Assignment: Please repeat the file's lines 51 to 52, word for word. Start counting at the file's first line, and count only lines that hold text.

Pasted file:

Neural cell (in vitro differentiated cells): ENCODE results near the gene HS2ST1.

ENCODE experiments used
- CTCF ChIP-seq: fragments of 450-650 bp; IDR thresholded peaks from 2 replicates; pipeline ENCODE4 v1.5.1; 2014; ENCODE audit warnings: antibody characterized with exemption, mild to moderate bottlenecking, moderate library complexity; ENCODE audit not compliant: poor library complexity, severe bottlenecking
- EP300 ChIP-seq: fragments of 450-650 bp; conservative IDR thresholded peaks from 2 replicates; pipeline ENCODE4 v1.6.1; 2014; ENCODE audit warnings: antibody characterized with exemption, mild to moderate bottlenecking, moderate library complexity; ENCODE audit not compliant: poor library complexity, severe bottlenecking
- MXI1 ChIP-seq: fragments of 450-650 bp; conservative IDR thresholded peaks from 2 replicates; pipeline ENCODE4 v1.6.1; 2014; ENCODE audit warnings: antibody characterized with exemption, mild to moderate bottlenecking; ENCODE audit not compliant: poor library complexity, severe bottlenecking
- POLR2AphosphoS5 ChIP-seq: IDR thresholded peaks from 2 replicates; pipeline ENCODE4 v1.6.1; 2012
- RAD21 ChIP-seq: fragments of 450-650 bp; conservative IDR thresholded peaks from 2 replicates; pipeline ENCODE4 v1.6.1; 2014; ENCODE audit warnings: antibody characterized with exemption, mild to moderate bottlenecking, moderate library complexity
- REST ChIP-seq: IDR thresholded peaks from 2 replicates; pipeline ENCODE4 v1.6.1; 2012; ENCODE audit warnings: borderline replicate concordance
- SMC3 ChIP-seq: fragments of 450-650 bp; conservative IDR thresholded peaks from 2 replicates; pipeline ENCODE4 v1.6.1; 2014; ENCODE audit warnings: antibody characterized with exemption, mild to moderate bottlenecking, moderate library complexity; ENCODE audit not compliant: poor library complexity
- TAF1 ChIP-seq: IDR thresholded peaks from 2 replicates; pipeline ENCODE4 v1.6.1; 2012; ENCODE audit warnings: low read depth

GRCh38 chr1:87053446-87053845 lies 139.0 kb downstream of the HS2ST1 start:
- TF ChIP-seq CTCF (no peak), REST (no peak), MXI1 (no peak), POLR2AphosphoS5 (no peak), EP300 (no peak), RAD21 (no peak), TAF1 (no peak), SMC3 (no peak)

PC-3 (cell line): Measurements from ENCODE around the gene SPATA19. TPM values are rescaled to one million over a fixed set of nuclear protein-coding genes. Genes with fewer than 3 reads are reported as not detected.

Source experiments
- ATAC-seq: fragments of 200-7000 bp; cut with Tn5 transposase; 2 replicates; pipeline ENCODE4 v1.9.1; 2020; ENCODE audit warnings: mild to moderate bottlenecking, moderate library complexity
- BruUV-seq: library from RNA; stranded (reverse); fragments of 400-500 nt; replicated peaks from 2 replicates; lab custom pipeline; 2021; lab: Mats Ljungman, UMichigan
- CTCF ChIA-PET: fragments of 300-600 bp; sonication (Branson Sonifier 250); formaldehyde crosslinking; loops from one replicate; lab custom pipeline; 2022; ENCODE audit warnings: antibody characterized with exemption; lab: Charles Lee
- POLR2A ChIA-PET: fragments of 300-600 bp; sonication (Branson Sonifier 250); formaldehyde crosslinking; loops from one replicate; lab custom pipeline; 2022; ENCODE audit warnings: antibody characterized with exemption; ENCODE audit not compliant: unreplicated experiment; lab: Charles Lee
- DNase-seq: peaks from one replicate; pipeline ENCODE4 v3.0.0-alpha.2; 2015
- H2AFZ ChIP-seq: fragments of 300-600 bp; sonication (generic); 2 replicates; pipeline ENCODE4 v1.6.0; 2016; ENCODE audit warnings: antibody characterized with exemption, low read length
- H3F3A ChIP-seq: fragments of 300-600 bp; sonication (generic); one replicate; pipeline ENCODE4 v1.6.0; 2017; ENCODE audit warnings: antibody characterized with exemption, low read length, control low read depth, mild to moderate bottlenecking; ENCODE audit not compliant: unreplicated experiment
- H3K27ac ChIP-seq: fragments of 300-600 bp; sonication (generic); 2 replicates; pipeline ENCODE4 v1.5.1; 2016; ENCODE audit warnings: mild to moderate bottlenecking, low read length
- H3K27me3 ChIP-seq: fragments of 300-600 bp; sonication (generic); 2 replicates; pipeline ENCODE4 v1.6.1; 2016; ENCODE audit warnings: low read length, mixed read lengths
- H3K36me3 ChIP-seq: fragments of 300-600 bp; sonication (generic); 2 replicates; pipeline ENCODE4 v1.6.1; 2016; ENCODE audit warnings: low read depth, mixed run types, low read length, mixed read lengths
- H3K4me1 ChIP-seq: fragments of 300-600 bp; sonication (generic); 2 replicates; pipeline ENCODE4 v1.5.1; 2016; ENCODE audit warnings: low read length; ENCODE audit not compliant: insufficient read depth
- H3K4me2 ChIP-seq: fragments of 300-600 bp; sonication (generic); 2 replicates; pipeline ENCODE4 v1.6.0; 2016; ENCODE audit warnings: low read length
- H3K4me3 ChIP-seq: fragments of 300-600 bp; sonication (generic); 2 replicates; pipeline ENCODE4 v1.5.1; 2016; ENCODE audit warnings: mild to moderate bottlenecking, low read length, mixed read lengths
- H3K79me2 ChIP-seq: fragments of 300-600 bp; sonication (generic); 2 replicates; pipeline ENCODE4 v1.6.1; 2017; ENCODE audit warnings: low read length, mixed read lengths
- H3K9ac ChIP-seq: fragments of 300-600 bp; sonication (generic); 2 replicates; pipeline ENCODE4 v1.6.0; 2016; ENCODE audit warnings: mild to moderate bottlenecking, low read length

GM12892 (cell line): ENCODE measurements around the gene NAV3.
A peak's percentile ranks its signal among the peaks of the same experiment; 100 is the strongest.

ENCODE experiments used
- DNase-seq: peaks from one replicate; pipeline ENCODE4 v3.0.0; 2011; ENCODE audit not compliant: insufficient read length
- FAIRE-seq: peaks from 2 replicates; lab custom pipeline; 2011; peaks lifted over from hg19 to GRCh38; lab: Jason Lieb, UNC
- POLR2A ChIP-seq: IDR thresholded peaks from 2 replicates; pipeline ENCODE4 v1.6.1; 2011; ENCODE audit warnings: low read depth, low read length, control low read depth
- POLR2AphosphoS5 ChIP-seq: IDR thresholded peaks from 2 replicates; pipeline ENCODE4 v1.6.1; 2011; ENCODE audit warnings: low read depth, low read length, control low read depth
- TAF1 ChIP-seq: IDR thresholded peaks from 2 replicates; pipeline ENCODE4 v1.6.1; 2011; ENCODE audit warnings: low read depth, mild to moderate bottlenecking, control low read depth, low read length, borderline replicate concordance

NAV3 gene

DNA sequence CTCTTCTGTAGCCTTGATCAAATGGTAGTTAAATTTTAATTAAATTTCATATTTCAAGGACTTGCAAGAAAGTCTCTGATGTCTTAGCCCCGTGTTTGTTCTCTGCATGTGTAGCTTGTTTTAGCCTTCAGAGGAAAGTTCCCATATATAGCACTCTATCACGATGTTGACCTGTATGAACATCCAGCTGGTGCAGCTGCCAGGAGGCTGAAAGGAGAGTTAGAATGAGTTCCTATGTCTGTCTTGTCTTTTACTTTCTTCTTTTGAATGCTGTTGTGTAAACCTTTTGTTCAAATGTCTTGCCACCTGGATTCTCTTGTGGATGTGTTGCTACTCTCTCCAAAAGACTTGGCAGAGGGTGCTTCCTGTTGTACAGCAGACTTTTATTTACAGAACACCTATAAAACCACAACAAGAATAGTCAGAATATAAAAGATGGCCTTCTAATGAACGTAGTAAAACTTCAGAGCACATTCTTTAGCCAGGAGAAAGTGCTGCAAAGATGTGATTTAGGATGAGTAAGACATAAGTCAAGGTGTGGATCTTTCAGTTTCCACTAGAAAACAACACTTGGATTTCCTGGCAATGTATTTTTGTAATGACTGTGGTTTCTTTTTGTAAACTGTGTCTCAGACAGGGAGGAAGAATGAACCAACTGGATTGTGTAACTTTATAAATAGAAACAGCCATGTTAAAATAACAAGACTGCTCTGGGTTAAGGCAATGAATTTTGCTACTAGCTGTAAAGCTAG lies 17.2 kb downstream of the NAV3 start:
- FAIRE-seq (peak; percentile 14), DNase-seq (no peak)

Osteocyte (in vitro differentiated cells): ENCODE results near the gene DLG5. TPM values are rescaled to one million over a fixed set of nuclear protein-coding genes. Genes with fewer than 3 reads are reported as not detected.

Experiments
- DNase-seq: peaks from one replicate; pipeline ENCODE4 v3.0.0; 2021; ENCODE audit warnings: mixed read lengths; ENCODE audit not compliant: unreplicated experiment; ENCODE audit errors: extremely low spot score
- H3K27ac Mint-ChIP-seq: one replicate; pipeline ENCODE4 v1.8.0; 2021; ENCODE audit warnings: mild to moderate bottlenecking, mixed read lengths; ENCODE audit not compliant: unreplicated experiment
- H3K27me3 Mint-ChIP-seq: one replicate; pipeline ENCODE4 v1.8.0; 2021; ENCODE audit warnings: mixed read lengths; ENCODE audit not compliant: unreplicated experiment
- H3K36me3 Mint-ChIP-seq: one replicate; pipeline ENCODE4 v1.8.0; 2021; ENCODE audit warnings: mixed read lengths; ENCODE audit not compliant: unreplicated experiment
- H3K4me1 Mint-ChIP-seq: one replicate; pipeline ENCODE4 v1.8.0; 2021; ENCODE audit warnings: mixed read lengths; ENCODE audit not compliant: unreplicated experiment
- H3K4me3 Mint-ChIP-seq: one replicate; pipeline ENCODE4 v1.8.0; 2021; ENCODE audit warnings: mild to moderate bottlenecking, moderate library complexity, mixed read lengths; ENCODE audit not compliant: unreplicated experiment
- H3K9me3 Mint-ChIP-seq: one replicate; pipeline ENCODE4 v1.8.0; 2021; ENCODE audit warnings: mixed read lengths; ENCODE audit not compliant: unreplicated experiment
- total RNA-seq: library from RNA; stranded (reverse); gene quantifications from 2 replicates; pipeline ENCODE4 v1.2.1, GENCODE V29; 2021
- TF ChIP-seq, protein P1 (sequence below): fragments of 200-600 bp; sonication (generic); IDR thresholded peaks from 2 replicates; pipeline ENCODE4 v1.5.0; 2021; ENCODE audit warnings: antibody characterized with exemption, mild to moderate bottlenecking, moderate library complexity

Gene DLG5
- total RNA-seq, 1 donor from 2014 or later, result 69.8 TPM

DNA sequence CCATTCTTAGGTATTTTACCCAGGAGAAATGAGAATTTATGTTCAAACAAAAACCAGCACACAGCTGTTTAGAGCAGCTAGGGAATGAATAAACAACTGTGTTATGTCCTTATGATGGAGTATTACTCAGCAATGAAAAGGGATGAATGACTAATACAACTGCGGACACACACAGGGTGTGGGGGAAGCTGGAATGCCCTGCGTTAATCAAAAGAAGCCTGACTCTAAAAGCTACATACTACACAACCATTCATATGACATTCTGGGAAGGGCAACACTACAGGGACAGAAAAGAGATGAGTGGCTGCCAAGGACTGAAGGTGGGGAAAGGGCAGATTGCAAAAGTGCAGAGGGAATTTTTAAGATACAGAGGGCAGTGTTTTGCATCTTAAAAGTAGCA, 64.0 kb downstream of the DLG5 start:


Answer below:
- TF ChIP-seq, protein P1 (sequence below): fragments of 200-600 bp; sonication (generic); IDR thresholded peaks from 2 replicates; pipeline ENCODE4 v1.5.0; 2021; ENCODE audit warnings: antibody characterized with exemption, mild to moderate bottlenecking, moderate library complexity

Gene DLG5